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XXIV.

It must be so,-my infant love must find
In my own breast a cradle and a grave;
Like a rich jewel hid beneath the wave,
Or rebel spirit bound within the rind
Of some old wreathed oak, or fast enshrined
In the cold durance of an echoing cave :-
Yea, better thus than cold disdain to brave ;-
Or worse,-to taint the quiet of that mind,
That decks its temple with unearthly grace.
Together must we dwell, my dream and I, -
Unknown must live, and unlamented die,
Rather than soil the lustre of that face,
Or drive that laughing dimple from its place,
Or heave that white breast with a painful sigh.

XXV.

FROM COUNTRY TO TOWN. Written in Leeds, July, 1832.

I LEFT the land where men with Nature dwelling,
Know not how much they love her lovely forms,-
Nor heed the history of forgotten storms,
On the blank folds inscribed of drear Helvellyn ;
I sought the town, where toiling, buying, selling-
Getting and spending, poising hope and fear,
Make but one season of the live-long year.
Now for the brook from moss-girt fountain welling,
I see the foul stream hot with sleepless trade;
For the slow creeping vapours of the morn,
Black hurrying smoke, in opake mass up-borne,
O'er dinning engines hangs, a stifling shade :-
Yet Nature lives e’en here, and will not part
From her best home, the lowly-loving heart.

XXVI.

CONTINUED.

'Tis strange to me, who long have seen no face,
That was not like a book, whose every page
I knew by heart, a kindly common-place,
And faithful record of progressive age, -
To wander forth, and view an unknown race ;
Of all that I have been, to find no trace,
No footstep of my by-gone pilgrimage.
Thousands I pass, and no one stays his pace
To tell me that the day is fair, or rainy ;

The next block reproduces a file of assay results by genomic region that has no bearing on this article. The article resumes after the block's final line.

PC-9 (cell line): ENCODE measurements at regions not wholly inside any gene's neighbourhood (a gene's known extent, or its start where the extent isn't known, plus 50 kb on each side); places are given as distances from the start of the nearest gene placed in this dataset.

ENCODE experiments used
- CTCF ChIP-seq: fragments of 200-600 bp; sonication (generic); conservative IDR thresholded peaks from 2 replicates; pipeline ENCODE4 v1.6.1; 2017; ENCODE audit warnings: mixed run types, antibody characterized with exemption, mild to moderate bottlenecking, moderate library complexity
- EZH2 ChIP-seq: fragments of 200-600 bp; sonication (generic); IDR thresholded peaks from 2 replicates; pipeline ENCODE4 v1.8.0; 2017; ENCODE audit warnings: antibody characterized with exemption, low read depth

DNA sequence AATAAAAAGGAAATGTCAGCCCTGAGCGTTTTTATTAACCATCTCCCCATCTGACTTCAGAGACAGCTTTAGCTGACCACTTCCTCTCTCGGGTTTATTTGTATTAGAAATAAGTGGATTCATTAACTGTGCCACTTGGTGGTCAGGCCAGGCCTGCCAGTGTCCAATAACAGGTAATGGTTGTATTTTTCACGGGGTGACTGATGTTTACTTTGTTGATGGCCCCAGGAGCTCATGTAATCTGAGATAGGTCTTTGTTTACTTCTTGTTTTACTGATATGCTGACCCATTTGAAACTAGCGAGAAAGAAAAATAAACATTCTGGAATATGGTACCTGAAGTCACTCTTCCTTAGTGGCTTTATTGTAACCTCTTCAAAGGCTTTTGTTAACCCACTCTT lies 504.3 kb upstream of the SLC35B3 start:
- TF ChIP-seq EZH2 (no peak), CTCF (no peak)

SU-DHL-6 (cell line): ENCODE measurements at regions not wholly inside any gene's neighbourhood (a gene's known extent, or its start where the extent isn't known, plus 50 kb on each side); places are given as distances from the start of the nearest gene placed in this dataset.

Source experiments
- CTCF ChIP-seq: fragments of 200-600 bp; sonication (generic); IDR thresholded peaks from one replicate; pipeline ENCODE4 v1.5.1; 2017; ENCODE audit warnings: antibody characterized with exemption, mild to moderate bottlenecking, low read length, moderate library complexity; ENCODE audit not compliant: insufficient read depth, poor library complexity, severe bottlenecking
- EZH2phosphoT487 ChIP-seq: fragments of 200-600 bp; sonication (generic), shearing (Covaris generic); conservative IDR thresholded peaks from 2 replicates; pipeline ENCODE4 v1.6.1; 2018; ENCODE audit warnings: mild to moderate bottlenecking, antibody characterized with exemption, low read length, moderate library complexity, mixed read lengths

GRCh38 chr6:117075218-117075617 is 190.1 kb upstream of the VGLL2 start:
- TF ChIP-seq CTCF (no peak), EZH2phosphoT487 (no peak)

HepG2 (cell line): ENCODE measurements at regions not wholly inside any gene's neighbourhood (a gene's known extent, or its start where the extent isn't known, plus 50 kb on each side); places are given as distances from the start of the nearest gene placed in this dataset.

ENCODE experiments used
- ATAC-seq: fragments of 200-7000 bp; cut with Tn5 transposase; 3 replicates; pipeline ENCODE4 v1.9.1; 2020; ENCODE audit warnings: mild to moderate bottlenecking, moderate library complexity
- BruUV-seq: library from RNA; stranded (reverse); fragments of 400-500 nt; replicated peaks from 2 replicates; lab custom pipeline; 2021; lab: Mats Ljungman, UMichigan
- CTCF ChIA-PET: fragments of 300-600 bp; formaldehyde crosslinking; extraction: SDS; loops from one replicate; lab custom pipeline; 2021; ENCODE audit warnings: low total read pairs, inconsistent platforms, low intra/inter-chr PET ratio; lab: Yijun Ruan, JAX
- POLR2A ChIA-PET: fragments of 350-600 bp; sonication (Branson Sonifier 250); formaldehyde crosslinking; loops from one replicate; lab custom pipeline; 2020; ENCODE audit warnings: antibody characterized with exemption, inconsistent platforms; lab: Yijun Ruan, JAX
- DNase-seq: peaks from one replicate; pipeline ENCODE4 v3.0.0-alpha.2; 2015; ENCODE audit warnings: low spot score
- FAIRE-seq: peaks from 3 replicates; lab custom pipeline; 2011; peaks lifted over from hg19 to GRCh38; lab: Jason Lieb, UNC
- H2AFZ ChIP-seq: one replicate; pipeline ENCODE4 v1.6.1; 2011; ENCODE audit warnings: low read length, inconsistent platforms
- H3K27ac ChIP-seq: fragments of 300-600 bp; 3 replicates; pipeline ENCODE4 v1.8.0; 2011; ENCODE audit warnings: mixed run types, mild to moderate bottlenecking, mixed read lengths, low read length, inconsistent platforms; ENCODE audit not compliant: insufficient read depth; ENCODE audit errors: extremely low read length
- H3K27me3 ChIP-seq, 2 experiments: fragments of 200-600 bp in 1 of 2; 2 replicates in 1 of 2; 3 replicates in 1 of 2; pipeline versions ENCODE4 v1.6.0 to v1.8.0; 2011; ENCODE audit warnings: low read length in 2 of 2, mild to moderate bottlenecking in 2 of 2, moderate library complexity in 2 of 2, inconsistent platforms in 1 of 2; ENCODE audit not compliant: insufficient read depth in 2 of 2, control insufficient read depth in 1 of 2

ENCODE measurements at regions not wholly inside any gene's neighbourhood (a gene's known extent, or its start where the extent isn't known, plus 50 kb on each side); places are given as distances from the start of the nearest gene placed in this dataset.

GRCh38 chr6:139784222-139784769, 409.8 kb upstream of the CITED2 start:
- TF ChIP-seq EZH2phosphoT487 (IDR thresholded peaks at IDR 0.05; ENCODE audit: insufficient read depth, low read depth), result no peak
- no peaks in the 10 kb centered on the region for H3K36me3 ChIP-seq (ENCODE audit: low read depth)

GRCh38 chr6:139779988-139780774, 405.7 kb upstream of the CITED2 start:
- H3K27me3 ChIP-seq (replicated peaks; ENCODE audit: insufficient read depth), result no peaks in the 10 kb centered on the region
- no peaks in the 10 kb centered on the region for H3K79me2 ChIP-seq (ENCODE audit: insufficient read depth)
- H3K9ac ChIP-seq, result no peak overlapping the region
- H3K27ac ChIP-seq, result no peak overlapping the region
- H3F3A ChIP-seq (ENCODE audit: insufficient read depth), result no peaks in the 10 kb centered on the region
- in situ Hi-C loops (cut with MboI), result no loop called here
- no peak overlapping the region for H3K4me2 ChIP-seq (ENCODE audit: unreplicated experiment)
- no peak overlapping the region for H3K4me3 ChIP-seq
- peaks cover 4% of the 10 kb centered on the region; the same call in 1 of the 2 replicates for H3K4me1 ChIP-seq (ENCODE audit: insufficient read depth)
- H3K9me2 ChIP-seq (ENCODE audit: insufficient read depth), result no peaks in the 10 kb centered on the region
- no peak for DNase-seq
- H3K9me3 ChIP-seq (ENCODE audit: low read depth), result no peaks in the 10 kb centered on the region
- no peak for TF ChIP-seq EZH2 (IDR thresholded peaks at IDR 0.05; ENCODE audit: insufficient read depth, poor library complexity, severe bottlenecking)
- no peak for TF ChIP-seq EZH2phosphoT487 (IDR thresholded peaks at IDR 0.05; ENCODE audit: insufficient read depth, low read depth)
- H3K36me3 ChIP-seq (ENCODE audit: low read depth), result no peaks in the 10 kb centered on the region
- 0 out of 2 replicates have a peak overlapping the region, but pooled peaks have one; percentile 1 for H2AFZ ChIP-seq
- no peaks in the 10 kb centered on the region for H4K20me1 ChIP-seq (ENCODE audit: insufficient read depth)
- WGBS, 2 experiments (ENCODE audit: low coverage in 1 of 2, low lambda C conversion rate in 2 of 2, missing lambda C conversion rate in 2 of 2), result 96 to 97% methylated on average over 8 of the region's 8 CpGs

Each one his object seeks with anxious chase,
And I have not a common hope with any :
Thus like one drop of oil upon a flood,
In uncommunicating solitude,
Single am I amid the countless many.

XXVII.

IF I have sinn'd in act, I may repent;
If I have err'd in thought, I may disclaim
My silent error, and yet feel no shame :
But if my soul, big with an ill intent,
Guilty in will, by fate be innocent,
Or being bad, yet murmurs at the curse
And incapacity of being worse,
That makes my hungry passion still keep Lent
In keen expectance of a Carnival ;
Where, in all worlds, that round the sun revolve
And shed their influence on this passive ball,
Abides a power that can my soul absolve?
Could any sin survive, and be forgiven,
One sinful wish would make a hell of heaven.

XXVIII.

TO SHAKSPEARE.

The soul of man is larger than the sky,
Deeper than ocean, or the abysmal dark
Of the unfathom'd centre. Like that Ark,
Which in its sacred hold uplifted high,
O'er the drown'd hills, the human family,
And stock reserved of every living kind,
So, in the compass of the single mind,
The seeds and pregnant forms in essence lie,
That make all worlds. Great Poet, 'twas thy art
To know thyself, and in thyself to be
Whate'er love, hate, ambition, destiny,
Or the firm, fatal purpose of the heart,
Can make of Man. Yet thou wert still the same,
Serene of thought, unhurt by thy own flame.

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